Garmin 430 tuning knobs for X-plane

Andrew Sarangan

On X-plane, manipulating the Garmin 430/530 keys using the mouse can be cumbersome. Yoke keys can be assigned for these functions, but there are not enough keys on a typical yoke to make this assignment. One solution is to buy a full blown panel such as this one from Realsimgear. But it is expensive. Besides, I really don’t need the display screen because I primarily use Xplane with 3D VR. The best approach for me was to make a simple panel using rotary encoders, and make it communicate with the computer as key presses. This can be built for under $35. So that is what this article is about.

The panel consists of just the two rotary encoders. This was a reasonable choice for me because the other keys on the GNS430 are easy to access using the mouse. Besides, too many physical keys would make it difficult to find them under VR.

Garmin 430 panel

The heart of the system consists of two dual-rotary encoders with push button switches, and an Attiny 861A microcontroller. You can get Garmin-style rotary encoders from Propwashsim for $13 each. These encoders are the most expensive part of the whole system.

The encoders are not simple potentiometers as one might think. Each click on the knob toggles two SPST switches slightly offset in time from each other. This means, switch #1 will toggle first, followed by switch #2 a few milliseconds later. The sequence will be reversed when the knob is turned in the opposite direction, i.e., switch #2 will toggle followed by switch #1. The microcontroller should sense this timing to determine whether it is a left or right rotation, and then send the appropriate commands through the USB cable.

Wave form from the rotary encoder when it is rotated quickly in one direction.

So, the code has two major parts. The first part is the encoder detection. The second part is the USB communication.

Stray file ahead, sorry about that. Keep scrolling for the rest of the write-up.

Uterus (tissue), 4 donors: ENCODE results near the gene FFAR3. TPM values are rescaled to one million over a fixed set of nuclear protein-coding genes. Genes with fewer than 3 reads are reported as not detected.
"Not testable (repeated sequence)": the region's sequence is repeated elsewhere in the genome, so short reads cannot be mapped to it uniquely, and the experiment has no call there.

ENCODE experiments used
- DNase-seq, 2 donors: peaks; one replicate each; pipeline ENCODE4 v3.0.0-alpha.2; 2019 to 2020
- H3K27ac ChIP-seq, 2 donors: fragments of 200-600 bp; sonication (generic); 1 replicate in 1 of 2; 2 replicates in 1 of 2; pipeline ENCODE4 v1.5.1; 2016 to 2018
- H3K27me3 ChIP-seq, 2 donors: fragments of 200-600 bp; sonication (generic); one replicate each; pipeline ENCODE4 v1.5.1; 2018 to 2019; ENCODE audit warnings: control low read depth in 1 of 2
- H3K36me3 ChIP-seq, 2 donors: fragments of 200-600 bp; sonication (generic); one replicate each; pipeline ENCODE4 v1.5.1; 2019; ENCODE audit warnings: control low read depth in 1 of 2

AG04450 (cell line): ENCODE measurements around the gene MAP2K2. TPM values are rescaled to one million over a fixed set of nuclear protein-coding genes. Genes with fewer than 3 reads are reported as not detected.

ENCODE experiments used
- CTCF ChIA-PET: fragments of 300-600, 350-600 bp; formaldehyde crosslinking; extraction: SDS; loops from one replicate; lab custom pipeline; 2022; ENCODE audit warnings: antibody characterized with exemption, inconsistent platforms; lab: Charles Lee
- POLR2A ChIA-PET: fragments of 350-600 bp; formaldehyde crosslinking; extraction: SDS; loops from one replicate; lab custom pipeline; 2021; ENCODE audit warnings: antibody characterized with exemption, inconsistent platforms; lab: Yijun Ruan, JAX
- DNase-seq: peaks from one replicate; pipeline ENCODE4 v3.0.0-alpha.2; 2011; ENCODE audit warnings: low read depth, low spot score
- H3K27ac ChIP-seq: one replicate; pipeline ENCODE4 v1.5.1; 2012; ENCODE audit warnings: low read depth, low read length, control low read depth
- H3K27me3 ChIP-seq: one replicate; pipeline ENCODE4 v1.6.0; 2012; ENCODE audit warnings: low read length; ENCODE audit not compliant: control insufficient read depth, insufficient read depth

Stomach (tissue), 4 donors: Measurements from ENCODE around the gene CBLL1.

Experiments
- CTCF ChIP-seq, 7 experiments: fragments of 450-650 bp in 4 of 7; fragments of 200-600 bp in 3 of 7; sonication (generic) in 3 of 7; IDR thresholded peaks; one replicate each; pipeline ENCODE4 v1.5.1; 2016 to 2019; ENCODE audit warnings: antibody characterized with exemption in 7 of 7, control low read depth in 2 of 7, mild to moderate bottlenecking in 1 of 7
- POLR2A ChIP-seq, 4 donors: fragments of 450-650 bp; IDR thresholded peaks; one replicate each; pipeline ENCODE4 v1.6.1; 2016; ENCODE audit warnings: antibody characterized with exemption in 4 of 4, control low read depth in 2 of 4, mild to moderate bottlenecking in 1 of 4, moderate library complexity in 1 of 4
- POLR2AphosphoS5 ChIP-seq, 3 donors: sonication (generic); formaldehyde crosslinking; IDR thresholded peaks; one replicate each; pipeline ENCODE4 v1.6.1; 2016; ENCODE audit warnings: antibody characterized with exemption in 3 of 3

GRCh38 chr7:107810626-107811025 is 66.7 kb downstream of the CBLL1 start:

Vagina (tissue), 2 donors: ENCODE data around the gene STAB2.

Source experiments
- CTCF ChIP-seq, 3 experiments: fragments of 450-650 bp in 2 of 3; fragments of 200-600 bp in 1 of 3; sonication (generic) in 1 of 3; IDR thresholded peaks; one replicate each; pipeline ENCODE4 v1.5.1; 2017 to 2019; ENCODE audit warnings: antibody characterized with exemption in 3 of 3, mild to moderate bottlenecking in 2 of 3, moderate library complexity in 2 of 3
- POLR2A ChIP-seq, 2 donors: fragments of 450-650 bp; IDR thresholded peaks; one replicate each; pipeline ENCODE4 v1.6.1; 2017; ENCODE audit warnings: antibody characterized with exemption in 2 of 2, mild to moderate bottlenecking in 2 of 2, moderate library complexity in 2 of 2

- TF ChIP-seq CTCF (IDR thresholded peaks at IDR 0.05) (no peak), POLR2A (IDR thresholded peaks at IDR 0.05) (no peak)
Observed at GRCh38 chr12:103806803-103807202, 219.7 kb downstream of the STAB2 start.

Encoder Detection

The entire code is available on github, but below is the encoder detection part:

tmp = getinput(AorB,pin0);      /* Check Connection 0 */
if (tmp != *state0){            /* If Connection 0 has changed state */
    _delay_ms(delay);           /* Wait for the debounce time */
    tmp = getinput(AorB,pin0);  /* Recheck the Connection 0 state */
    if (*state0 != tmp){        /* If the changed state of Connection 0 is still valid, */
                                /* we can move on to Connection 1 */
        *state0 = tmp;          /* Update the state of Connection 0 */
        tmp = getinput(AorB,pin1); /* Check the state of Connection 1 */
        while (tmp == *state1){  /* Wait for Connection 1 to change state */
            tmp = getinput(AorB,pin1);}
            *state1 = tmp;             /* Update the state of Connection 1 */

The code checks for a change in state (0 or 1) of one of the encoder lines (pin0). A switch debounce delay is used to make sure that it is a persistent change. Then we check the second encoder line (pin1) and wait for that to change. When that change is detected, we can conclude that a one-click turn has occurred. The process is repeated in the reverse direction to detect a turn in the opposite direction.

We have four encoders (each knob has an inner and outer knobs). Additionally, there is also a push-button function on each knob. This makes a total of ten different sensing functions: left/right on each of the four encoders, plus two push button switches. Each one of these functions can be mapped to a key press. In my case, I decided to use A, B, C, D, E and a, b, c, d and e for all ten representations.


Attiny 861A does not have a built-in USB interface. But it is relatively easy to implement this function using the V-USB library. This library mimics the USB hardware function at the software level. The penalty of course is the size of the code (which will inevitably be larger) and the possible reliability issues. But for a simple application like this where the USB device is simply mimicking a keyboard, this should not be a problem. See my previous post on this topic.



The circuit is relatively simple, though a bit crowded due to the number of wires running between the encoders and the board. I used all surface-mount components except the Attiny861A, which I prefer to have it in a DIP package with an IC socket because it allows me to unplug the chip and flash the program on a separate programming board.

Assembled circuit
Garmin style knobs for flightsim

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